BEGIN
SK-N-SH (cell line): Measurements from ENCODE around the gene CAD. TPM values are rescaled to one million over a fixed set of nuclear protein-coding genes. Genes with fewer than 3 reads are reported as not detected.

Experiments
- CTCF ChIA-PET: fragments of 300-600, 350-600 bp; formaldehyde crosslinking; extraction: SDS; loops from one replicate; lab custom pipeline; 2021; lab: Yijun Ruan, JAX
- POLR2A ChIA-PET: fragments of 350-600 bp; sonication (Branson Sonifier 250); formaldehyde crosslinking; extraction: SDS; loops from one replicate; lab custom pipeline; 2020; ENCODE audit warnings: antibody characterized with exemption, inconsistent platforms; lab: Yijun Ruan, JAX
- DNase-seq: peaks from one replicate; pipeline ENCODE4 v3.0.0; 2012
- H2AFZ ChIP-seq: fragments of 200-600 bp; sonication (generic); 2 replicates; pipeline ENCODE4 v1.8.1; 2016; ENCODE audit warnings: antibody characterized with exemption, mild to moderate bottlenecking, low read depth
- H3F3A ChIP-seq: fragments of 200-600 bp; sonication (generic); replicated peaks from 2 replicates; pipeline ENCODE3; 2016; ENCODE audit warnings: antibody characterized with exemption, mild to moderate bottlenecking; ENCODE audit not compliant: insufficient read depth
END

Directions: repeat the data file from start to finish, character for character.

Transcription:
SK-N-SH (cell line): Measurements from ENCODE around the gene CAD. TPM values are rescaled to one million over a fixed set of nuclear protein-coding genes. Genes with fewer than 3 reads are reported as not detected.

Experiments
- CTCF ChIA-PET: fragments of 300-600, 350-600 bp; formaldehyde crosslinking; extraction: SDS; loops from one replicate; lab custom pipeline; 2021; lab: Yijun Ruan, JAX
- POLR2A ChIA-PET: fragments of 350-600 bp; sonication (Branson Sonifier 250); formaldehyde crosslinking; extraction: SDS; loops from one replicate; lab custom pipeline; 2020; ENCODE audit warnings: antibody characterized with exemption, inconsistent platforms; lab: Yijun Ruan, JAX
- DNase-seq: peaks from one replicate; pipeline ENCODE4 v3.0.0; 2012
- H2AFZ ChIP-seq: fragments of 200-600 bp; sonication (generic); 2 replicates; pipeline ENCODE4 v1.8.1; 2016; ENCODE audit warnings: antibody characterized with exemption, mild to moderate bottlenecking, low read depth
- H3F3A ChIP-seq: fragments of 200-600 bp; sonication (generic); replicated peaks from 2 replicates; pipeline ENCODE3; 2016; ENCODE audit warnings: antibody characterized with exemption, mild to moderate bottlenecking; ENCODE audit not compliant: insufficient read depth